Well When You Put It That Way…

I was reading a story on The Atlantic Wire about comic book legend Frank Miller’s opinion of Occupy Wall Street (FYI: he’s not a fan) when I noticed a link for another short article with an irresistible title: “How Much Eugenics Are We Willing To Tolerate?” So I read it. It’s very short; here’s the link if you would like to read it as well:

http://www.theatlanticwire.com/technology/2011/11/how-much-eugenics-are-we-willing-tolerate/44923/

The article is quite remarkable. What amazes me is the writer’s apparent ability to ignore what he is really saying. Or maybe he knows exactly what he is saying – I’m not sure which is more disturbing.

The first line of the article reads: “A new prenatal test for Down Syndrome arrives, and with it, the possible end of the condition.” Well, that sounds just great – an end to Down Syndrome! I assumed the prenatal tests might enable doctors to more effectively treat the condition, though that didn’t seem to make much sense. What else could the writer mean?

As it turns out, the writer means exactly what he says – well, almost says. The article claims that 92% of mothers who find out that their baby will be born with Down Syndrome choose to abort. Thus, if we catch all cases of the disease, we can, as the writer so delicately puts it, “eradicate Down Syndrome.” Except that he doesn’t mean eradicate the condition, so much as he means eradicate those who are afflicted by it.

Let’s not quibble over terms, though. If you want to make an omelet, you have to eradicate a few eggs.

It’s a pretty contemptible suggestion, which begs the question: if we’re really serious about ending Down Syndrome, why stop with the unborn? Just think: we could end Down Syndrome tomorrow, if we were really serious about it. If unborn children with Down Syndrome shouldn’t be allowed to live, why in the world should children or adults with the condition be treated any differently? Why should they receive special treatment just because they had the misfortune to survive the womb?

And why stop with Down Syndrome? Frankly, I think we all need to dream a little bit bigger. Imagine: the end of AIDS is within our reach! Prenatal testing can help us find out which babies would be born with the condition and then we can, you know, just make sure they aren’t. And let’s not get all wobbly in the knees now that we’ve made it this far; let’s face it – the mentally ill and physically deformed cramp our style. If we can’t figure out a way to cure them, then obviously the next best thing is to “end [their] condition,” to modify the article’s delightful phrase. Just think: a world without disease and deformity (though we’ll still fight to make the death penatly illegal, natch.) and all because we realized what the real problem is: those pesky Down Syndrome babies.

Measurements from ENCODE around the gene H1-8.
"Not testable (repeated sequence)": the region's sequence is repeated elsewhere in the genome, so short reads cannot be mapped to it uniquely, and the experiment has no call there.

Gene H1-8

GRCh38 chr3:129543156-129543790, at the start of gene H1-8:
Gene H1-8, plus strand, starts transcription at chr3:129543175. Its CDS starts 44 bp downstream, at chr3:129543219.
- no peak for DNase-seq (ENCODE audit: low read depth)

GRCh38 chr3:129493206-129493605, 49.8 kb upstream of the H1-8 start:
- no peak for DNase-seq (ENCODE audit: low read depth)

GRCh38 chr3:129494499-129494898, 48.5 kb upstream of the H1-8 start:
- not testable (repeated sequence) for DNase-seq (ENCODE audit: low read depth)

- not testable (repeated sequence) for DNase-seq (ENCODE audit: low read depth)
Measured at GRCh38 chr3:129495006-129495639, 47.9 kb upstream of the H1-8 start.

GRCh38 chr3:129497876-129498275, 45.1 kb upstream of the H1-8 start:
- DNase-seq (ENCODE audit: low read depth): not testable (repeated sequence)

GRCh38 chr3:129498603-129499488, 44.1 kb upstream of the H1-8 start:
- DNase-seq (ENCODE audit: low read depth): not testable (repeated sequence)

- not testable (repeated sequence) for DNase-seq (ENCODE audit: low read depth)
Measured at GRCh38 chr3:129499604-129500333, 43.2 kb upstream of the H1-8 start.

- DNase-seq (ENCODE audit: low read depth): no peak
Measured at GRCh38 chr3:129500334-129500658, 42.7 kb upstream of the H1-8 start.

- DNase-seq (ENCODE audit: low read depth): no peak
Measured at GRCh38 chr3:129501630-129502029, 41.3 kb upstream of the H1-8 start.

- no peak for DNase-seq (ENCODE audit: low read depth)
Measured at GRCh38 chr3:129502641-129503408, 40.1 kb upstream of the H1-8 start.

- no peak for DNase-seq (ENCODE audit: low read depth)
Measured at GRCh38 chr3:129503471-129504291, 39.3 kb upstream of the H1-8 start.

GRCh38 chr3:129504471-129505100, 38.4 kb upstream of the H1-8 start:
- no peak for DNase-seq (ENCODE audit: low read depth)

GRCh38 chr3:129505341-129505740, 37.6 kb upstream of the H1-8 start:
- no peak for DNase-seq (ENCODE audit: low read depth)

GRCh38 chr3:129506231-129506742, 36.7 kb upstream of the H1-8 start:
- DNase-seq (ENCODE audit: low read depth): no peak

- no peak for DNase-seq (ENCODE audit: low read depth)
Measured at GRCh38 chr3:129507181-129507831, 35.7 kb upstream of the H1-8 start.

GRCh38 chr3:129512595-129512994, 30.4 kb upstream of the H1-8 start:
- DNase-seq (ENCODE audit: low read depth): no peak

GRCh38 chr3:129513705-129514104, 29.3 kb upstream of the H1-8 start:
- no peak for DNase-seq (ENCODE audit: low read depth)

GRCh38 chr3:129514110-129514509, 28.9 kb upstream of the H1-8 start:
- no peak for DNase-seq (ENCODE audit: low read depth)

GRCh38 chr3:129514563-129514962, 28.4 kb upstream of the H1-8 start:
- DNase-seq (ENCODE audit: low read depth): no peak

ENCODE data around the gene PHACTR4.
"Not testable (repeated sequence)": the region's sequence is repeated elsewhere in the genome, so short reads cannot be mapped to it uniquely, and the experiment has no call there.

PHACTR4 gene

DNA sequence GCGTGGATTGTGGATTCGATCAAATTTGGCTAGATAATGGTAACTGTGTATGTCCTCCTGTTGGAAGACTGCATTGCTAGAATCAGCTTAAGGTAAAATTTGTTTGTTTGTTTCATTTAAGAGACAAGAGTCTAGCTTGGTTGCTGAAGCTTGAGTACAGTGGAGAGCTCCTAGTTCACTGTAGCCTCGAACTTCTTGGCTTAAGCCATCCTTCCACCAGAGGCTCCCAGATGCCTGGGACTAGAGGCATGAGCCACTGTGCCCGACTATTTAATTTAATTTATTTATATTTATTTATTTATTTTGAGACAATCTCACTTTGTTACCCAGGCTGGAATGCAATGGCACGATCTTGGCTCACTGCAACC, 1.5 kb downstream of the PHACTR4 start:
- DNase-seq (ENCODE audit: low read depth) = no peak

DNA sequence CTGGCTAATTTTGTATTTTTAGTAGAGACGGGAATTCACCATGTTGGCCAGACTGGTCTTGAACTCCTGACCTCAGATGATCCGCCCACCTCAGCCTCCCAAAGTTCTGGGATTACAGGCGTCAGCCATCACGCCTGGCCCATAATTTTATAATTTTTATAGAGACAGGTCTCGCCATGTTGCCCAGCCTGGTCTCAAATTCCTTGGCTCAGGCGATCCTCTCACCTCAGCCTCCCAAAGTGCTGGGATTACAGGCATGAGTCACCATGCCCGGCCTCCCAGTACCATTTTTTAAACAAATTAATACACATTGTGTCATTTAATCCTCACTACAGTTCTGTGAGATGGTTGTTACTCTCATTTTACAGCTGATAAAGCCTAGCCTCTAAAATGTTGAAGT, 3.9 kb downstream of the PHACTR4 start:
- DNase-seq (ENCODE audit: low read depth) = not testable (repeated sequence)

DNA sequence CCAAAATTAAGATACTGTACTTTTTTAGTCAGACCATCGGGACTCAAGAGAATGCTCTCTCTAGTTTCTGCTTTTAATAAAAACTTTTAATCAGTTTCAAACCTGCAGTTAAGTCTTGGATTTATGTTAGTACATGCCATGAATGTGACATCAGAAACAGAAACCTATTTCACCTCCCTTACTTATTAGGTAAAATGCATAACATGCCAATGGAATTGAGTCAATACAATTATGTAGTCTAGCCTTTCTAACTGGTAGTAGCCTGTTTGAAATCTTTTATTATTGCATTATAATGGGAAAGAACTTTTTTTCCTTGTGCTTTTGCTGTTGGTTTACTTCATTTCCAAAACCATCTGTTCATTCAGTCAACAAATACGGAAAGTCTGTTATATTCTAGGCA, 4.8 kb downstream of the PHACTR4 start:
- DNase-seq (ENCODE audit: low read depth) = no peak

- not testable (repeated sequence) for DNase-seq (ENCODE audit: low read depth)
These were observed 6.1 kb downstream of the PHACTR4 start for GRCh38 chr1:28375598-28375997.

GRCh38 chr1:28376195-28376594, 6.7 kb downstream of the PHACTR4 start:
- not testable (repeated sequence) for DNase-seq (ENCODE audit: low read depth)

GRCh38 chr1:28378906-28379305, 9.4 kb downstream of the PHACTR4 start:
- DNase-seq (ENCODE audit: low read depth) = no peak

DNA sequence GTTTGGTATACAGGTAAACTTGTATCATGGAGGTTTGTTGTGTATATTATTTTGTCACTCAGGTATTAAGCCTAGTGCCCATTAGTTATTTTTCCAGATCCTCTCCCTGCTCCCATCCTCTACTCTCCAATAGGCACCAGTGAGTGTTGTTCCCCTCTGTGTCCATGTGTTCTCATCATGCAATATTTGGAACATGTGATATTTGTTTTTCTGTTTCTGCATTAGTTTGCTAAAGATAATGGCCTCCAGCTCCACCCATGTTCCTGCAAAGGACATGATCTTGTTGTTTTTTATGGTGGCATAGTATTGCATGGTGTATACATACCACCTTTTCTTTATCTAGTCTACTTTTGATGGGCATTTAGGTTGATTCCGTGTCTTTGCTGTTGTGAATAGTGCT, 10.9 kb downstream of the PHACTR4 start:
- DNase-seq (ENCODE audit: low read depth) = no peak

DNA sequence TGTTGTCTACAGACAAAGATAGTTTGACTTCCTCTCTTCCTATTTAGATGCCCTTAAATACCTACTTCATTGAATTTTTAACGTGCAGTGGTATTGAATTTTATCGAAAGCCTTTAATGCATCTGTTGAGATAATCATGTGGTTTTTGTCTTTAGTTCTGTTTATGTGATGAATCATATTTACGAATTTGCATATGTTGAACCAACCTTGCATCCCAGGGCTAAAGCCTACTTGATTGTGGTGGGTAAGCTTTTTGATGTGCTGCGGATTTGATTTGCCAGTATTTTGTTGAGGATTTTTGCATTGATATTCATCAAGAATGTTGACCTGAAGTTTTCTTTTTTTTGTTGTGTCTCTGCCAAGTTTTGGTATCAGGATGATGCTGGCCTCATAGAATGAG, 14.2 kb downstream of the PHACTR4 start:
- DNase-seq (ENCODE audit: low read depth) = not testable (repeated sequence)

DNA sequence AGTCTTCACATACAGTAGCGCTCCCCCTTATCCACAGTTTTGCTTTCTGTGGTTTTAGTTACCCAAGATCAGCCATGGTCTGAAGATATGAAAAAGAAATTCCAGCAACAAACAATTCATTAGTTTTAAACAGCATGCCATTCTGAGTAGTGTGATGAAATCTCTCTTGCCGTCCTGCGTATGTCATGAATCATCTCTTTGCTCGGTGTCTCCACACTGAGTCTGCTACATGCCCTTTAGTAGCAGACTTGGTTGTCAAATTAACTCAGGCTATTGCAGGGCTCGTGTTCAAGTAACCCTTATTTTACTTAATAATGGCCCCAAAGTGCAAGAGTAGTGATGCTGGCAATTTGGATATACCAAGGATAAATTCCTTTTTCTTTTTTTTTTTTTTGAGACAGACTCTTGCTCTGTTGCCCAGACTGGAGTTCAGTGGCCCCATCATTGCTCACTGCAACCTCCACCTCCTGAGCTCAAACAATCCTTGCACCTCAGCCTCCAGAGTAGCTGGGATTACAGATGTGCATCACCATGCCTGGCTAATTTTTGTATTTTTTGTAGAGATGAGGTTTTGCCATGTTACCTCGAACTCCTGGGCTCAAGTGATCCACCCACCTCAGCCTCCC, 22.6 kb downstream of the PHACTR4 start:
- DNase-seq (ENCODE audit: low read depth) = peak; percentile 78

This isn’t the first time I’ve heard arguments like this. The virtues of aborting children who possess, ahem, flaws has been discussed for years. If the children will have a terrible quality of life, the logic runs, then shouldn’t we simply prevent their suffering? Yet this is the first time I have seen abortion advocated as a way to fight disease in general.

Only God can grant a person the right to life. Any child growing in the womb has been given that right, just as much as any adult. I realize that view has implications for the morality of the death penalty, which is pertinent to this discussion. If you oppose the death penalty, if you fight for the rights of convicted (rightly or wrongly) criminals, then I would certainly expect you to fight for the rights of the unborn as well – if criminals have the right to life, how can it be denied to unborn children? If you favor the death penalty, then you presumably believe that there are certain acts that cause a person to forfeit their right to life. Yet the unborn have certainly committed no such acts.

In any case, if any human life is sacred then all human life is sacred. If inherited disease disqualifies an unborn person from possessing the right to life, then it is a very short step to deciding that adults with debilitating disease are also disqualified.

Call it whatever you want – fighting disease through selective abortion is simply murdering the people we don’t think deserve life as much as we do. Sounds to me like the final solution to all our problems.

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